I experience the diversity of my identity through food. I easily find my mom’s Grenadian-Bajan background in cuisines on Flatbush streets. On weekends, I explore my dad’s Southern roots. Grandmother Rita came to New York from Georgia sixty years ago. When I enter her Bronx apartment, I immediately face a plate of fried chicken and collard greens over lots of laughs at old pictures and stories of Daddy’s youth. On school days, I come from a comfortable bed in a Brooklyn brownstone to a Manhattan progressive school where food becomes part of our curriculum in studying the world. Last year, my friend, Mirwat, bought Kissan jam and shared stories from her native country, India. She described classes taking place on railroad platforms or in small cabins and students walking along a bamboo bridge to commute to school.

Food also helps me strengthen my bond with my summer brothers who live in Texas. As an only child, my four younger cousins–Quentin, Marley, Maxwell, and Cameron– fill my void of not having siblings. For as long as I can remember, I have spent a chunk of every summer with them in Dallas. Over barbeque, we experience the world of rodeos. I love taking them to aquariums, pools, and their favorite, amusement parks, in between feasting on Italian Ices.

My brothers teach me to treasure the differences in people the same way I appreciate varieties in food. Yet I also understand that some divides run too deep for a meal to bring the two sides to a toast. For example, rewind to an amusement park last summer: my six-year-old cousin, Marley, stares in awe at a monstrous structure before him. As usual, I try to imagine what is running through his mind. I see the fear in his face grow as he analyzes the bright blue slide, glistening in the scorching Texas sunlight. He is excited yet frightened.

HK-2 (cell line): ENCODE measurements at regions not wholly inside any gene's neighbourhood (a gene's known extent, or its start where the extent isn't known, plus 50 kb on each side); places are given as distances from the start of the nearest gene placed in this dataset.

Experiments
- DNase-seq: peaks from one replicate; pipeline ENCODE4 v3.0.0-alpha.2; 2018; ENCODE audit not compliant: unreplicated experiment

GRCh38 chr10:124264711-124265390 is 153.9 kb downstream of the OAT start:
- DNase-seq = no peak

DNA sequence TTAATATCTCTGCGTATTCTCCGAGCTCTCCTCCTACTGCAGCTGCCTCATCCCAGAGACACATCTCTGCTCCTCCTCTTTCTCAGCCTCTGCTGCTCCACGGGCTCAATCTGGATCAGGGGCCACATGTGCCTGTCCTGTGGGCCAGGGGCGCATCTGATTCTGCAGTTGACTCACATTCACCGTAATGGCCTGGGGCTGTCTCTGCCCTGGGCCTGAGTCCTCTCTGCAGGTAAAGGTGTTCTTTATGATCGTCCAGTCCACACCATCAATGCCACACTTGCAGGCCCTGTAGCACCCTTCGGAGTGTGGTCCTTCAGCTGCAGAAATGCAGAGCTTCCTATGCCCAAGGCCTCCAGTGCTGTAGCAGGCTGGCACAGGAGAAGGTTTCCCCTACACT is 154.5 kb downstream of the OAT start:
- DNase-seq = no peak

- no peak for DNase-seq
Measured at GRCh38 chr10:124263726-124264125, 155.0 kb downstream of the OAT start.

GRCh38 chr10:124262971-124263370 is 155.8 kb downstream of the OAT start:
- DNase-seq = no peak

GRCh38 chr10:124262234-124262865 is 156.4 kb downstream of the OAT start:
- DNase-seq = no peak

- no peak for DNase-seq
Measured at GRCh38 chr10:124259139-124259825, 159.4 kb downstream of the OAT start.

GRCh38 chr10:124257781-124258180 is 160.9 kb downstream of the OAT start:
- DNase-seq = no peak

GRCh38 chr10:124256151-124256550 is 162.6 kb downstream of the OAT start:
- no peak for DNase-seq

A man tall enough to play Big Bird gives Marley terse instructions. “Lay down on your back, little boy, and cross both your arms and feet! Okay?”

Marley stares upward with wide eyes fixed on the impatient slide attendant.

“Hurry up, kid, we’ve got other kids waiting. Go down already!”

Food can not bridge this gap. I wish the giant slide attendant could read the articles I devour on Autismspeaks.org. If he understood Marley’s differences, maybe he wouldn’t be so impatient. Marley is on the autism spectrum and inspires my appetite to learn as much as I can about child psychology. I draw him close, bend down, and look in his eyes.

“Marley, don’t worry, there is nothing to be afraid of, I will go to the bottom and wait for you.”

Unfortunately, Marley chose to walk away from what could have been the ride of his life. If he faces the top of the slide next summer, I will try again to inspire him to try something new as easily as I sample a different kind of fish or meat in Flatbush.

Asha Hinson, a 2015 graduate of the Little Red Schoolhouse and Elisabeth Irwin High School, will be a freshman at Smith College in the Fall.

Who says “Asians don’t play basketball”?

Who says “Asians don’t play basketball”?

by Calvin Ng

UntitledI was the only Asian freshman to make the Junior Varsity basketball team. My teammates questioned how I even became a Running Rebel. “Asians don’t play basketball.” This didn’t anger me; it just compelled me to prove myself in the sport I love. A year later, I was named captain of the team.

In the final game of our season, I look at the freshmen on the bench. Unlike me, they don’t have anything to prove due to race. Yet, there is a yearning in their eyes. They want a chance to play instead of sitting helpless in the last game.